Growing with cannabis with PGR allows you to germinate faster, stimulating the growth and triggering the flowering. The result is a faster-growing cannabis plant that produces heavier bud that is low in THC and laced with chemicals.
We strongly recommend against PGR as it might not be as harmful in the short-term, but in the long-term, it can cause infertility, chest and breathing pains, cancer, and more.
PGR weed still exists in Australia because it produces larger weed flowers faster, but the result isn’t a great product. Since PGR weed is the standard in Australia, most people don’t realise that natural marijuana is any different.
Common PGRs found in Australian & New Zealand marijuana
Besides being toxic when smoked or consumed, synthetic PGR influences the plant’s natural growth and quality plant.
The most widely recognised PGRs utilised for cannabis development are:
Paclobutrazol impacts a plant cell’s capacity to elongate, which in cannabis implies cells pack a lot tighter and denser on the cannabis bud.
It likewise prevents the advancement of key terpenes on the plant and lessens the capacity of the plant to deliver THC.
When weed containing paclobutrazol is smoked, it separates into Nitrosamines. Nitrosamines are the most cancer-causing compound found in cigarettes. Studies say paclobutrazol can cause liver damage and also impact your fertility.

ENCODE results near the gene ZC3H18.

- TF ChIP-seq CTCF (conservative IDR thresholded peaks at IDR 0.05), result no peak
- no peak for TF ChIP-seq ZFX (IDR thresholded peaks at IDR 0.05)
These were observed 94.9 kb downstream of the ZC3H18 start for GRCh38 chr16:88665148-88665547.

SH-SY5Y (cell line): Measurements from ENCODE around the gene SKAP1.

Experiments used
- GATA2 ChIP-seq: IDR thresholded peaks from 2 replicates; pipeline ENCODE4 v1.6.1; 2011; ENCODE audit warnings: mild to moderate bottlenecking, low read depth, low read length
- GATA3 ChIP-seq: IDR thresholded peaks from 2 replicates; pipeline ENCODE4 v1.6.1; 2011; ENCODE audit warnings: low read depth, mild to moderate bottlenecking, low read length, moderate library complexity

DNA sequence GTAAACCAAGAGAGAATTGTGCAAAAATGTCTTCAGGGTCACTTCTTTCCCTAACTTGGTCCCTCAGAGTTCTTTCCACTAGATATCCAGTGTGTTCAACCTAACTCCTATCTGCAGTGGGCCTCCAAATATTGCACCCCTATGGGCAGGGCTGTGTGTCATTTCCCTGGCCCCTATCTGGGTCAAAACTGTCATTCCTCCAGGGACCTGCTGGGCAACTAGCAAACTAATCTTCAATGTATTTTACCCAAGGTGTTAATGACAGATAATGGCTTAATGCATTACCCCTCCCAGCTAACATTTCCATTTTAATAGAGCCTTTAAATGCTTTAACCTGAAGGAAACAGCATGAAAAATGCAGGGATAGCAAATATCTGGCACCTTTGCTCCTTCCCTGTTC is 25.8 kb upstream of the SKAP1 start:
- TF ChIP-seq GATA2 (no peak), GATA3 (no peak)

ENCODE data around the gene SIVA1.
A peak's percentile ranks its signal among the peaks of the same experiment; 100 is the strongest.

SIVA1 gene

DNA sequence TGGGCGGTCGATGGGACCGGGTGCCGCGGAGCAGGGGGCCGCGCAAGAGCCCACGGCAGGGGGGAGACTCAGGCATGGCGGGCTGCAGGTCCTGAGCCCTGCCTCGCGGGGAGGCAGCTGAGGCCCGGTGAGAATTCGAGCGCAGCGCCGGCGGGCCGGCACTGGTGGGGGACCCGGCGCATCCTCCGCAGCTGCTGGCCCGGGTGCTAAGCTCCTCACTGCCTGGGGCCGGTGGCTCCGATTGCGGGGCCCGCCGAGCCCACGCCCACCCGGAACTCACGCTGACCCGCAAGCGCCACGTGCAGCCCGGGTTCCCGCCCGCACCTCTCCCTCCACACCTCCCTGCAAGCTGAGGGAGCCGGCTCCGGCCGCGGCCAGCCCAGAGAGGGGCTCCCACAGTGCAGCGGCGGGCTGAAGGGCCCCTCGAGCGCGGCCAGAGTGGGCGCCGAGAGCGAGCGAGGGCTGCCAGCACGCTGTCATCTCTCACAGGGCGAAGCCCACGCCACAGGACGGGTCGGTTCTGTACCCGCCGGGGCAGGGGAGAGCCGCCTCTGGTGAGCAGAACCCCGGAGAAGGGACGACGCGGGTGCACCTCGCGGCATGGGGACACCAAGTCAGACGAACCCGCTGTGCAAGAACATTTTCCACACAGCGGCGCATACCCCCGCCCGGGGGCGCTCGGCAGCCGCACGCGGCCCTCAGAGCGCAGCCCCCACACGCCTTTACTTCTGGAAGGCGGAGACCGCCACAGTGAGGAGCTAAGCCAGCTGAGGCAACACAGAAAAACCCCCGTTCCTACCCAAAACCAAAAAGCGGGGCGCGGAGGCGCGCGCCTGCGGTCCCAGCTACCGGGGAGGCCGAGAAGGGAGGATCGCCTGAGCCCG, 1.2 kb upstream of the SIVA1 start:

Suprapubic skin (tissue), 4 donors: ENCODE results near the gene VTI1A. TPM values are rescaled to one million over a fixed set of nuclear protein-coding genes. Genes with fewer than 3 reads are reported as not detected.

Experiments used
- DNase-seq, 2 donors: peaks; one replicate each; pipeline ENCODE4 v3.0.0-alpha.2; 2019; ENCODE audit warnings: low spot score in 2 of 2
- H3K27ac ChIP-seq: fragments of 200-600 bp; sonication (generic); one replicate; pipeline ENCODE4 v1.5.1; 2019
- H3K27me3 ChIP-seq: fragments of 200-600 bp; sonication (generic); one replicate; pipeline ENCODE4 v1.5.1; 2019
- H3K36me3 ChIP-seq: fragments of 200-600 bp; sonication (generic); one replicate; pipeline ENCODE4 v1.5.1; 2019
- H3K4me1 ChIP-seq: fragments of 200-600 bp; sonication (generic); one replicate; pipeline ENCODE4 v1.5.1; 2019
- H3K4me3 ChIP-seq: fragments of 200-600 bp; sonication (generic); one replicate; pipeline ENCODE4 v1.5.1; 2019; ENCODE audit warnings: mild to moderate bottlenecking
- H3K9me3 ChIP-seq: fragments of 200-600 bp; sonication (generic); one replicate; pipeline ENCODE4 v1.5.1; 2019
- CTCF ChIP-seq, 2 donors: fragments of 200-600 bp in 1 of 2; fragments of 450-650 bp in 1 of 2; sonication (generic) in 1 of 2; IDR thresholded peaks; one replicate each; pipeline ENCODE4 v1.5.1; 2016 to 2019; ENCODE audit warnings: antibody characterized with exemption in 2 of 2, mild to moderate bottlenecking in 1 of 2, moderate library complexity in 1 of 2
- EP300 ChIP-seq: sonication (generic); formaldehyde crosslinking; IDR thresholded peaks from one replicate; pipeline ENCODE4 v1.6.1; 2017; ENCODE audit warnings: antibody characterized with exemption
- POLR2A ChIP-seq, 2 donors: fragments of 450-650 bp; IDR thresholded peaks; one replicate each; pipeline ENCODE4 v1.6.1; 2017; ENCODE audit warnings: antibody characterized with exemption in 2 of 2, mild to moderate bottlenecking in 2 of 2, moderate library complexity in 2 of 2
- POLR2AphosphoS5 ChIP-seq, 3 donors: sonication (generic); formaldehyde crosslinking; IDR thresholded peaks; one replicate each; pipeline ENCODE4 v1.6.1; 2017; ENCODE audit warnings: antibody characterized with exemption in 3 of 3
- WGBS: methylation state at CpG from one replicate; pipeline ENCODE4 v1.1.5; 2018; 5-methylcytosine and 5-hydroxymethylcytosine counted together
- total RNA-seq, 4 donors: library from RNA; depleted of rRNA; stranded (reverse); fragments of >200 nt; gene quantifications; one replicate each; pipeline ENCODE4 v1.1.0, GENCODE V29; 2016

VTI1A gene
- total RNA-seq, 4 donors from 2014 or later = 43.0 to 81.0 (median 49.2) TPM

2. PGR: Daminozide
The effects of Daminozide, also known as Alar, on cannabis enhances its ability to grow larger flowers (bud) for larger yields. Still, it also hinders the plant’s ability to produce terpenes and cannabinoids such as THC, CBD, and CBN.
As Daminozide is a probable human carcinogen, it is banned from being used on plants that are intended for human consumption.
3. PGR: Chlormequat Chloride
The Chlormequat Chloride effects on marijuana plants are simple. First, it stimulates the plant’s flowering process to speed up the time taken to harvest.
Are PGRs In Marijuana, Harmful & Dangerous? Can PGR Weed Kill You?
Since the 1980s, there has been evidence that PGRs can cause liver damage, infertility, and cancer when PGR agricultural products are consumed.
That’s not to say that PGRs are bad and should be outright banned, but they should not be used in plants that are going to be consumed or have their extracts used on humans.
For the legitimate cannabis cultivation industry, such as MEDIFARM’s cannabis facility in Queensland, they follow strict cultivation guidelines to make medical marijuana products safe for consumption.
You should not smoke, vape, eat, or drink any form of cannabis grown with PGRS due to their toxicity and harmful effects. There is evidence that shows PGR chemicals in marijuana can cause serious harm.
It might not kill you overnight, but it can certainly cause permanent damage to your body.
James is an experienced writer and legal cannabis advocate in Australia. He answers all the questions about business, legalisation and medicinal cannabis.